Check your radiator hoses and drive belts for cracks and leaks. Make sure the radiator cap, water pump and thermostat work properly. Test the strength and level of the coolant/anti-freeze, and make sure the heater and defroster work well.

Windshield wipers
Make sure that your wipers are in good condition. Replace blades that streak. Purchase wipers designed for winter use. Fill up on winter washer fluid in the -40°C temperature range and carry an extra jug in your vehicle.

Tip 2: Watch the weather
It's a good idea to visit www.weatheroffice.gc.ca for local weather reports, before you leave home. Environment Canada issues warnings when it expects blizzards, heavy snow, freezing rain or drizzle, cold snaps and winds.
Blizzards are the worst winter storms. They can last six hours or more and bring: falling, blowing and drifting snow; winds of 40 kilometers per hour or more; poor visibility; and temperatures below -10°C.

Snow and ice are more slippery at 0°C than at -20°C or below.

HEAVY SNOW can bring 10 centimeters or more in 12 hours, or 15 centimeters or more in 24 hours.

Watch for black ice at temperatures between +4°C and -4°C, where the road surface ahead looks black and shiny. It is often found on shaded areas of the road, bridges and overpasses long after the sun has come out.

COLD SNAPS are rapid drops in temperature.
WINDS cause blizzard conditions, drifting, poor visibility and wind-chill effects.

Tip 3: Prepare for Driving
  • The safest strategy is to avoid driving in bad weather conditions. If you must drive, check weather and travel conditions before heading out. Give yourself extra time for travel and, if weather is bad, wait for conditions to improve. Always tell someone where you are going, the route you plan to take and when you expect to arrive. If you don't arrive on time, and people are worried about your safety, they will know where to search for you. If driving becomes too risky, turn back or look for a safe place to stop until it is safe to drive. Make sure you have enough fuel. Try to keep the fuel tank at least half-full.
  • Be alert, well rested and sober behind the wheel and always wear your seat belt. When worn correctly, seat belts save lives. Lap belts should be kept low and snug over the hips, while shoulder belts should always be worn across the chest. Learn more about seat belt safety. Children aged 12 and under should ride in the back seat, safely seated in a car seat or booster seat made for their size and age.
  • See and be seen. Remove all snow from your vehicle's hood, roof, windows and lights. Clear all windows of frost and fog. If visibility becomes poor, find a place to safely pull off the road as soon as you can. It's best to stop at a rest area or exit the roadway and take shelter in a building.

If you can't exit, pull off the road as far as you can. Get out from the passenger side, to reduce the risk of being hit by other drivers. If visibility is poor, put on your emergency flashers.

  • Stay on main roads and drive carefully: Match your speed to the road and weather conditions. Avoid passing another vehicle when weather and road conditions are bad.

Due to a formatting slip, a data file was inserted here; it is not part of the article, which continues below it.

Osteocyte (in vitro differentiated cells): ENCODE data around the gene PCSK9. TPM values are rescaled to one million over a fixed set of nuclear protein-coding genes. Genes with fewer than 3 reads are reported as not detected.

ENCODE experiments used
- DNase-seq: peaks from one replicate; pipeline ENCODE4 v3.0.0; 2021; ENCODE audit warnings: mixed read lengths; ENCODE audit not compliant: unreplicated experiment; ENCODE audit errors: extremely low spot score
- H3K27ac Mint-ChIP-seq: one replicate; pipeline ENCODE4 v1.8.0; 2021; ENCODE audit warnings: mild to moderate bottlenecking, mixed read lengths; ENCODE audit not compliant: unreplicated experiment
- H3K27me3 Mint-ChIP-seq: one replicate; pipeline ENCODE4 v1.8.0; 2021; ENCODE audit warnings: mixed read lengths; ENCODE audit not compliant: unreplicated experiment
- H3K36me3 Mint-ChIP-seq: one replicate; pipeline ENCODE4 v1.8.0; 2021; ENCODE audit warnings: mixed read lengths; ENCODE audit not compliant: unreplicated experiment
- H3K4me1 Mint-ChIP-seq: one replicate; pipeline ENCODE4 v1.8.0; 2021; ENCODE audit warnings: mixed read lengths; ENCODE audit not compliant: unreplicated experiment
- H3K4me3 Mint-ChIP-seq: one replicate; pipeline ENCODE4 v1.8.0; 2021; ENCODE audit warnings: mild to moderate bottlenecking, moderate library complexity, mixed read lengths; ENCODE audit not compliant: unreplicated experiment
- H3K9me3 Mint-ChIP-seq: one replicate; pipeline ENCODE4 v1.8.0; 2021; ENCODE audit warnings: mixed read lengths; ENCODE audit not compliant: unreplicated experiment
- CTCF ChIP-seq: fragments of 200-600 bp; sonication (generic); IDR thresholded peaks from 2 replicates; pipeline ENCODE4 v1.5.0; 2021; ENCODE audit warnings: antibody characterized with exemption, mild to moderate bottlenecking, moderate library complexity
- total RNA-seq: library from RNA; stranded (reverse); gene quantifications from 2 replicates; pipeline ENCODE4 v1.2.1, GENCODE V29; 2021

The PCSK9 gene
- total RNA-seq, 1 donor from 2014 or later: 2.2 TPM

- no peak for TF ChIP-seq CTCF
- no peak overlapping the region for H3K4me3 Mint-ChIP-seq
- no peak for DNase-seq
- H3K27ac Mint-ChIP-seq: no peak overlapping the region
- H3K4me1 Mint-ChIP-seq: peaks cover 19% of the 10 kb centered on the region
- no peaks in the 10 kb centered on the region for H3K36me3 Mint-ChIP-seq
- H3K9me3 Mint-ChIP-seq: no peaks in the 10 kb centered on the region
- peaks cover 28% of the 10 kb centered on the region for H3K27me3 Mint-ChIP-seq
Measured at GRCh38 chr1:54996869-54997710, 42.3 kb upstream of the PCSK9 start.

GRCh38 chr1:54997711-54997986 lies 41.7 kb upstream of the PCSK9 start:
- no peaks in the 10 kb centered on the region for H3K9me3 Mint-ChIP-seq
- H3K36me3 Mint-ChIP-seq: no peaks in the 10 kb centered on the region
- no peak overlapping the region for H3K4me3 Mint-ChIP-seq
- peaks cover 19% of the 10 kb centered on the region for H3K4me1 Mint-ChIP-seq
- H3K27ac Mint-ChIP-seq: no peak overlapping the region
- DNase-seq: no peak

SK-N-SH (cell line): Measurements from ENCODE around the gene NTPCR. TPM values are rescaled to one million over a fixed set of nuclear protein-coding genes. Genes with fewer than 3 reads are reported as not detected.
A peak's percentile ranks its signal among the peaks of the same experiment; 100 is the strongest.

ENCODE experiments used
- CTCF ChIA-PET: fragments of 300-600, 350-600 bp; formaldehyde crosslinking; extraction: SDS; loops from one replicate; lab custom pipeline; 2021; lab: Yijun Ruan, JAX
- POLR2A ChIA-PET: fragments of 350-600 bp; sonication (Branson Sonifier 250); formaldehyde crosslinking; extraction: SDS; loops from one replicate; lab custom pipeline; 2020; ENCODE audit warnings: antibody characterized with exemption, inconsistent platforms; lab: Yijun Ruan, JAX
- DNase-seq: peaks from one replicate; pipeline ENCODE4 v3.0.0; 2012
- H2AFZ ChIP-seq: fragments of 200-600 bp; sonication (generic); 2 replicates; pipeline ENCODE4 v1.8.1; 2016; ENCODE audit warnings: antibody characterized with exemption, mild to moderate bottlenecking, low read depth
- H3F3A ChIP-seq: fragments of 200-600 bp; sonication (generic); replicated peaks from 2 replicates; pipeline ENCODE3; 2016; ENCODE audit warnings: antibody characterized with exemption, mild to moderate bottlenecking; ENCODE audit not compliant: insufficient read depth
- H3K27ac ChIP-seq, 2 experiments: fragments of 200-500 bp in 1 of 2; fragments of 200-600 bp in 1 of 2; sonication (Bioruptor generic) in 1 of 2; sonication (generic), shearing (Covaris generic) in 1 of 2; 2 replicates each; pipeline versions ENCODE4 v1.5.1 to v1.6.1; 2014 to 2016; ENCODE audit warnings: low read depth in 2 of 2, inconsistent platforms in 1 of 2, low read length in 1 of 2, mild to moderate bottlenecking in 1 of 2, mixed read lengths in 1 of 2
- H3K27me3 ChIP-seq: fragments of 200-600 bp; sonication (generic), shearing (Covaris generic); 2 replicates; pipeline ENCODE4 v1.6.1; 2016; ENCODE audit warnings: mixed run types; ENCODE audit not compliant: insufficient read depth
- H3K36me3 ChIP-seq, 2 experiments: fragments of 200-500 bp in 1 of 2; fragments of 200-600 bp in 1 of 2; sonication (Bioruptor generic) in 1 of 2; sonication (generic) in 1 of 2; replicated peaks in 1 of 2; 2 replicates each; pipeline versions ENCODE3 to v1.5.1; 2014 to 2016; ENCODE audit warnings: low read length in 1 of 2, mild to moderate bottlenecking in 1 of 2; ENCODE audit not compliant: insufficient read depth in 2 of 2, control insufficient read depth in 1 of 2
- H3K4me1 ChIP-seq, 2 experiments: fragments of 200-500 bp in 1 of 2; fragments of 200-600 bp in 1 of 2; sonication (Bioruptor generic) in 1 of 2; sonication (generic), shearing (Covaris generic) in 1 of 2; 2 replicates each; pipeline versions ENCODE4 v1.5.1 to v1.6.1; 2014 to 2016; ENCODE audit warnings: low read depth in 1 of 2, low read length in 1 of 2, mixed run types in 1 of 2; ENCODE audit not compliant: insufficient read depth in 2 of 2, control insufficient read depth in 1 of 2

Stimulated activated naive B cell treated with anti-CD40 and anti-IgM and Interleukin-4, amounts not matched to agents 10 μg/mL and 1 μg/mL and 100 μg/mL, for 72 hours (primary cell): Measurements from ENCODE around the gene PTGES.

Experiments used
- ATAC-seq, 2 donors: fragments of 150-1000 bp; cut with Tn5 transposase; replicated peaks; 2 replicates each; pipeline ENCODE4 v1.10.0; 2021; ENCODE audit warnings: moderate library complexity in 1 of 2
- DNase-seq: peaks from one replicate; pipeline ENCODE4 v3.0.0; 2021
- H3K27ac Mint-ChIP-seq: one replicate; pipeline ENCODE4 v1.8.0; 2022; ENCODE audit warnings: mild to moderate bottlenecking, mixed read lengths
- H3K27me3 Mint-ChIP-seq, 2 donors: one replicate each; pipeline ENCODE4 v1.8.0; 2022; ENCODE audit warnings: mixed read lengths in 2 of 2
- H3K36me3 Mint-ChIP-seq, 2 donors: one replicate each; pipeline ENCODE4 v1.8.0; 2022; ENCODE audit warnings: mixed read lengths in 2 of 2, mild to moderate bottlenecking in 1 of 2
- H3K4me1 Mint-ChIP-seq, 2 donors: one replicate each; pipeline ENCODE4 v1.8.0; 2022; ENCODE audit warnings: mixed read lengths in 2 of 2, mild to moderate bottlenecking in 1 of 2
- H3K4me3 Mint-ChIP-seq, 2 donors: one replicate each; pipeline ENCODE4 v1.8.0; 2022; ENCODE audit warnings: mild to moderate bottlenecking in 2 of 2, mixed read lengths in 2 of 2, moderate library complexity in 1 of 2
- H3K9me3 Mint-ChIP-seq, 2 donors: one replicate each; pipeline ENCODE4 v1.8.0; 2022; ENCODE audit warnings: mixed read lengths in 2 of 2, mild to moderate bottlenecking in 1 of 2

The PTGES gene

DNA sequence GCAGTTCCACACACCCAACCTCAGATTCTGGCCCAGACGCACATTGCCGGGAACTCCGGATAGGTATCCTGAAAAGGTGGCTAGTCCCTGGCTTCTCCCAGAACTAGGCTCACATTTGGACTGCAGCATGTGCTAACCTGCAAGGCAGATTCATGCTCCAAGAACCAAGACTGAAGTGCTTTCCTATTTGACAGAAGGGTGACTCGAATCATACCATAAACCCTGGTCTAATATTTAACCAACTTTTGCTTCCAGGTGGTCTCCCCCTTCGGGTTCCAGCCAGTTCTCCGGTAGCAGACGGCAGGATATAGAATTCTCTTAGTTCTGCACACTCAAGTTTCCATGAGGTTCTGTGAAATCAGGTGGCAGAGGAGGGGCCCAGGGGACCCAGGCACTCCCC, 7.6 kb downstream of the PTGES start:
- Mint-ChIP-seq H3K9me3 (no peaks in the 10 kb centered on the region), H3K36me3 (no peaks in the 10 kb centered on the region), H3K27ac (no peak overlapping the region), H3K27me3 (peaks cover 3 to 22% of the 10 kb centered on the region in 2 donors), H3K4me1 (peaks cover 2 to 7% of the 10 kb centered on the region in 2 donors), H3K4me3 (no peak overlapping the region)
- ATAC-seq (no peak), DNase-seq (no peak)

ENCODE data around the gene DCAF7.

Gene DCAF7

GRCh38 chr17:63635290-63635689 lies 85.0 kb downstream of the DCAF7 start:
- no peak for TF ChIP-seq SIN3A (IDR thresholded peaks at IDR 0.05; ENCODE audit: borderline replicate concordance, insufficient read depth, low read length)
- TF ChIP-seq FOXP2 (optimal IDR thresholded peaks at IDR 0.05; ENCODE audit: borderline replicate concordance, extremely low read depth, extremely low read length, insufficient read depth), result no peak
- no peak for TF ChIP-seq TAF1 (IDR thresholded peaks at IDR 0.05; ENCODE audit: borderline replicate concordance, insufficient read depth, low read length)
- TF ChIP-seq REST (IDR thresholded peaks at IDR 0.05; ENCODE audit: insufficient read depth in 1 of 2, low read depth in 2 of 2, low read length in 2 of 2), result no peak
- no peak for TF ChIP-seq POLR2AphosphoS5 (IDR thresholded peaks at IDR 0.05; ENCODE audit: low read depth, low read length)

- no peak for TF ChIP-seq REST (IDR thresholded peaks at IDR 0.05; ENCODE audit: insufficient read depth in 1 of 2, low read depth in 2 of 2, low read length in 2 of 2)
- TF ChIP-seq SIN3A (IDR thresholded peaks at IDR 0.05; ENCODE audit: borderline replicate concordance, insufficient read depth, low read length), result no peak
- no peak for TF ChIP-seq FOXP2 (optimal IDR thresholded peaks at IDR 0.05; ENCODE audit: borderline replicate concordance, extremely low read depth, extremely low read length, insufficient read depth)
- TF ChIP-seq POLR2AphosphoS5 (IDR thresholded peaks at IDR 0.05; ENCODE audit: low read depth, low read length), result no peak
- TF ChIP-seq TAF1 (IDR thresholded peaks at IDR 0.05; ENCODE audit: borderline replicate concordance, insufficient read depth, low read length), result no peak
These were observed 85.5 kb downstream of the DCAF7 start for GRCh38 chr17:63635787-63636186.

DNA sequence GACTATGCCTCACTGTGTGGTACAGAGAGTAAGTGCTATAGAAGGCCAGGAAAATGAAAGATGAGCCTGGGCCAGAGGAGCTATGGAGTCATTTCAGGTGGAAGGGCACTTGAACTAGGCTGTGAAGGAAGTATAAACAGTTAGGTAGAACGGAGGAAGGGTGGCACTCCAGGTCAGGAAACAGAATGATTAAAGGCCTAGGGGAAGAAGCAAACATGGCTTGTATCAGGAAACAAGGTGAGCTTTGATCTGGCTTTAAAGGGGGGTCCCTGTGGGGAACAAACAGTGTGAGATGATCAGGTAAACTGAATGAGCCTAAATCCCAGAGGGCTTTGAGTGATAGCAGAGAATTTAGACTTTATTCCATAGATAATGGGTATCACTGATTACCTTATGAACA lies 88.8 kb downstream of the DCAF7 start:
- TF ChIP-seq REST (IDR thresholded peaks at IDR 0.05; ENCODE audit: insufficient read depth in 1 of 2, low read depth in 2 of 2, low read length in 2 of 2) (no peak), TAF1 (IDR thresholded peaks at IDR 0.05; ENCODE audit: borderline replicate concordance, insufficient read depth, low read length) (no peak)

• Wear warm clothes that do not restrict movement.
  • Be prepared to make a call. Take a fully charged cell phone with you. These are very useful in an emergency or if you need help. *911 is often a free call. But don't talk and drive. Let someone with you make the call, or pull over to a safe spot to place a call.

If you do a lot of winter driving in areas with poor reception, think about getting a citizen's band (CB) radio.

Pack a winter survival kit. The Canadian Automobile Association (CAA®) recommends you:
Keep the following items in your trunk.
  • shovel
  • sand or kitty litter
  • traction mats
  • tow chain
  • compass
  • cloth or roll of paper towels
  • warning light or road flares
  • extra clothing and footwear
  • emergency food pack
  • booster cables
  • matches and a "survival" candle in a deep can (to warm hands, heat a drink or use as an emergency light)
  • fire extinguisher
  • extra windshield washer fluid
  • fuel line antifreeze
  • reflective vest
Keep the following items inside your vehicle.
  • road maps
  • ice scraper and brush
  • flashlight
  • first aid kit
  • blanket (special "survival" blankets are best)

In bad weather, put more distance between you and the vehicle in front of you.

Tip 4: Avoid Collisions

The danger of skidding is greatest when you are taken by surprise. Since not all vehicles respond in the same way to icy, slippery roads, learn how to handle your vehicle in all types of weather. Read the owner's manual to learn about your vehicle's braking system and tire traction. You may also consider taking a winter driving course.

In extreme weather avoid using cruise control.

Having the latest safety features on new vehicles and/or knowing how to handle your vehicle are good ways to keep control.

New Safety Features

Electronic Stability Control (ESC) helps drivers avoid crashes. ESC sensors compare the direction of the steering wheel to the direction the vehicle is going. When they are not the same, and the vehicle begins to skid, ESC applies the brakes to one or more wheels, or reduces engine power, or both, to help keep the vehicle under control.